The Highland District Hospital Board of Governors voted Wednesday to move forward with a plan to bring a new pain management program to the hospital.
Randy Lennartz, CEO of the hospital, said the vote was 12-7 in favor of proceeding. He said the next step will be to “sit down with the Pain Management Group” to work out an agreement.
Lennartz previously told The Times-Gazette that the pursuit of a new program came at the request of local doctors. He said many patients, including the elderly, currently have to travel outside the community to receive the pain management they need, particularly when narcotics are necessary as part of the plan.
Pain Management Group (PMG) operates more than 40 treatment centers, mostly in Ohio, including at Fayette Memorial Hospital in Washington Court House.
PMG “establishes joint-venture partnerships with community hospitals to develop and operate pain management facilities that provide patients with the highest level of health care,” according to its program description. In addition to Fayette Memorial, hospitals with which it partners include Mount Carmel in Columbus, Berger Hospital in Circleville and Hocking Valley Community Hospital in Logan.
Lennartz said PMG is a “very reputable program” using only board certified doctors. “It won’t be a pill mill,” he said.
On Wednesday, four doctors who are on the hospital’s medical executive committee were present at the board meeting, with Dr. Ron Zile, chief of staff, making a presentation in support of the new program. Lennartz said the doctors recommended the program by a 3-1 vote.
The lone vote against the plan among doctors came from Dr. Jeff Beery, who is also the county coroner. Beery said Thursday one of his top concerns was how the hospital plans to market the program. He said marketing should not be done in such a way that attracted potential abusers to the clinic. Beery said that statistics show that 90 percent of pain medication in the world is used in the United States.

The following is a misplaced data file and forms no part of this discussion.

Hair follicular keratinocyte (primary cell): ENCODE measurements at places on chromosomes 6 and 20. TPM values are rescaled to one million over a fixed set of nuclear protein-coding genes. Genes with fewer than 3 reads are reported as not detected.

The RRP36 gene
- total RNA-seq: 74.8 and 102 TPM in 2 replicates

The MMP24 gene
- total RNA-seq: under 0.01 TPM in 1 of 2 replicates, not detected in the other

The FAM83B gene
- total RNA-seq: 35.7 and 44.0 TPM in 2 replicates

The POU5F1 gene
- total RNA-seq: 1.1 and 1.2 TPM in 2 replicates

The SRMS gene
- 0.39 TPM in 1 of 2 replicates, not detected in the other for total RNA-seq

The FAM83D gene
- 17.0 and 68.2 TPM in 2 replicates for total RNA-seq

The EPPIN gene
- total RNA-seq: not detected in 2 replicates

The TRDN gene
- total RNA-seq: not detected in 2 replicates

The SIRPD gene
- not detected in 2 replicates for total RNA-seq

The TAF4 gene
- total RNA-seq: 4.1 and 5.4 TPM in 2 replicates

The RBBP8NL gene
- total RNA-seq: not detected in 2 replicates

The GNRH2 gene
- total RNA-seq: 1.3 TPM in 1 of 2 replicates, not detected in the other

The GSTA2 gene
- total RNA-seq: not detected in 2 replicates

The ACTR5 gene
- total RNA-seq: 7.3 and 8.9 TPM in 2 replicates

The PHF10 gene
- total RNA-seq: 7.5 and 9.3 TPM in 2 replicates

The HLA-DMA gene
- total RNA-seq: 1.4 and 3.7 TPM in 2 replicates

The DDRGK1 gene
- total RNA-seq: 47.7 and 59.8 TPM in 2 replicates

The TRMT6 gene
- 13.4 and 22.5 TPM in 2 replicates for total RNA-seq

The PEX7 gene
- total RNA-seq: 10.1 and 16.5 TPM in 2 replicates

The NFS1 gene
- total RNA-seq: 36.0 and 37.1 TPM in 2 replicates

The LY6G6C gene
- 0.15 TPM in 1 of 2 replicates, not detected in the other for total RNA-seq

As coroner, he said the number of overdose cases he investigates, both fatal and non-fatal, is “horrifying.” He said many overdose victims were found to have circumvented their drug treatment programs, or used prescribed pills as “currency” to trade for their preferred street drugs.
Beery said he sympathizes with doctors who feel they cannot devote the time necessary to proper pain management, and the new program will help ease that burden. He said he respects the opinion of his fellow doctors who support moving forward with the program.
“I have the highest respect for all my colleagues,” said Beery, adding that he also has “the greatest regard for Randy” who, he said is “taking a thoughtful approach” to the issue.
Beery said he suggested doing criminal background checks on pain clinic patients to see if they have drug abuse histories, and tox screens looking for evidence of “drugs of abuse.” He said he thinks Lennartz and hospital administrators are considering those suggestions.
“I hope I’m wrong,” said Beery. “I would love to say six months from now that I was wrong.”
Lennartz said the board-certified doctors associated with PMG follow a “highly regulated” protocol when it comes to prescription-based treatments.
He said PMG will conduct education programs in the community about its protocols and procedures. In press materials available from previous partnering agreements with other hospitals, PMG states, “Diagnoses treated at the center include neck and back pain, headaches, fibromyalgia, chronic pelvic pain, Complex Regional Pain Syndrome (CRPS), and nerve damage, as well as pain associated with arthritis, muscle spasms, and shingles.”
Among its safeguards, “the center establishes an agreement with the patient that holds him or her accountable” to the use of only one pharmacy and one prescribing physician. PMG works closely with patients’ primary care physicians throughout the treatment program, according to press materials.
Lennartz said previously that a new pain management program would be similar to programs operating currently in Washington Court House, Logan and Circleville, where clinics operate one or two days a week. He said pain management can range from physical therapy to posture correction to prescriptions.
Lennartz said Dr. Amol Soin, a pain management specialist at HDH who focuses on non-narcotic treatments and minimally invasive procedures for pain management, will continue his program at HDH, but Lennartz said Soin had also expressed the need for additional help in working with patients to manage pain.
Lennartz said that after attorneys work out details, it will likely be another 90 to 120 days before the new program is operational.
Reach Gary Abernathy at 937-393-3456 or on Twitter @abernathygary.